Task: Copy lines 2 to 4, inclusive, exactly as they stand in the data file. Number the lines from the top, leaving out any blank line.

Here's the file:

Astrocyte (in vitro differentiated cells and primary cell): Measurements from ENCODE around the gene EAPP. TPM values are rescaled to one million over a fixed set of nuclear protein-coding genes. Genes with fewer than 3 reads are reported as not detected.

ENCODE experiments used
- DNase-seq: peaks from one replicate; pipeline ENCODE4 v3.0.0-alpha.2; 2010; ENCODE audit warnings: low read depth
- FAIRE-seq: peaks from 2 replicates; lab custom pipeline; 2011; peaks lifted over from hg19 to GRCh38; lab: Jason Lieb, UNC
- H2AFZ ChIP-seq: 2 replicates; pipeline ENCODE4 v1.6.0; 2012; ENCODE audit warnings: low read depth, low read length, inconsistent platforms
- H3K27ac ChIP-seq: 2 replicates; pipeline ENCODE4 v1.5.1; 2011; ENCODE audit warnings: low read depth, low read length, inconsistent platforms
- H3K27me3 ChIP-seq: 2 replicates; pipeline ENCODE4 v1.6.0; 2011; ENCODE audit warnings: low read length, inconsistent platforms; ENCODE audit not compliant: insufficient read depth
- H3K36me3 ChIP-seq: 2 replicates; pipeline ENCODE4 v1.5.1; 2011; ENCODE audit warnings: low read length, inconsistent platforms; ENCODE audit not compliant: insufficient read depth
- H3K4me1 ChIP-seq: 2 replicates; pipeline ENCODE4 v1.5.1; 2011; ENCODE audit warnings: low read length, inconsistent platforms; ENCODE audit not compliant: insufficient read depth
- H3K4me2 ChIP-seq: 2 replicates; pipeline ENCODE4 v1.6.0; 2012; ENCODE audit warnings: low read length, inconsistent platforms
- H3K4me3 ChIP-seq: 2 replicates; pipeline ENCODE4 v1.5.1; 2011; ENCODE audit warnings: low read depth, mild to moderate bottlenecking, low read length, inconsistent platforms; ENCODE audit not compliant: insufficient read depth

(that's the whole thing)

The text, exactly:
ENCODE experiments used
- DNase-seq: peaks from one replicate; pipeline ENCODE4 v3.0.0-alpha.2; 2010; ENCODE audit warnings: low read depth
- FAIRE-seq: peaks from 2 replicates; lab custom pipeline; 2011; peaks lifted over from hg19 to GRCh38; lab: Jason Lieb, UNC